Our curriculum is designed to take account of our local context. This is achieved in several ways; firstly to take advantage of local resources e.g. the Suffolk coastline and our fantastic castles, secondly; to ensure children are aware of areas of specific cultural interest locally e.g. Sutton Hoo when learning about the Anglo-Saxons and thirdly to address areas of cultural deficit-for example mid-Suffolk is not particularly diverse and the rural nature and long distances to cities means that many children to do not have ready access to high culture such as museums, galleries, concerts and the theatre.

Character Building

In addition to our high academic expectations, our school is committed to develop the whole child. We would like all our children to become confident, well–rounded and socially successful individuals. In order to achieve this, we often need to go beyond the curriculum to provide opportunities and experiences that develop children more widely. Some of our recent examples of this include the following:

  • Everyone in our school learns to play a tuned music instrument. In Years 3 and 4 this is the ukulele and in Years 5 and 6 this will a brass instrument such as a cornet or French horn.
  • Our children have performed in prestigious music events such as Snape Maltings
  • We are part of the Archie Project which involves our children writing to, visiting and performing at the local care home to support the residents there.
  • Every year we have an artist in residence who leads a whole school art project. We have regular art events such as creating a Festival of Light in the village when no nativity was possible due to Covid.
  • Each year the children play a major part in writing the school play themselves resulting in some highly original productions with high levels of participation.
  • We visit other UK cities such as London and Birmingham.
  • We have an annual literary festival involving a book mastermind and visits from authors.
  • Our school has a commitment to poetry. We won the Suffolk Young Poets competition several times and now set our sights on the national Poetry By Heart event. Last year we had a national finalist who performed at the Globe Theatre in London.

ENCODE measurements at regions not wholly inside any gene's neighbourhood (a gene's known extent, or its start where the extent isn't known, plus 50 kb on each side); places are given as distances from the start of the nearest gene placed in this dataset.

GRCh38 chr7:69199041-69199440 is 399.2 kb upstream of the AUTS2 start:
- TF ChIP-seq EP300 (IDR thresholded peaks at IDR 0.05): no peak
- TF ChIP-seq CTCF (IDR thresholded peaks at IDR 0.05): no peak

• We have a biennial ‘World of Work’ week in which people from a range of occupations visit the school to tell children about their careers. We also have range of career related trips and events this during this week.
  • Our new PSHE curriculum in current and recognised the complexity of the modern world. Though this, stereotypes and misconceptions are challenged and children learn how they can make positive contributions to modern society.
  • All children are Occold are democratically involved in decision-making though our regular school moots. Pupils set the agenda, chair the meeting and record the minutes. Our children have also visited the local courts and worked with practicing judges in a mock trial.
  • Our children attend an annual week long residential where they take part in a range of character-building challenges.
  • We show children what university life is like by regular visits to the UEA in Norwich.
  • We visit the pantomime annually.
  • We also like to make good use of proximity to the countryside to encourage children to explore the outdoors. At Occold we run a Forest School programme that all children are involved in. The aim is for all pupils to have regular opportunities to achieve and develop confidence and self-esteem through hands-on learning experiences in a woodland or other natural environments with trees.


We encourage family members with skills and interests in particular curriculum areas to join us in the classroom to share their expertise.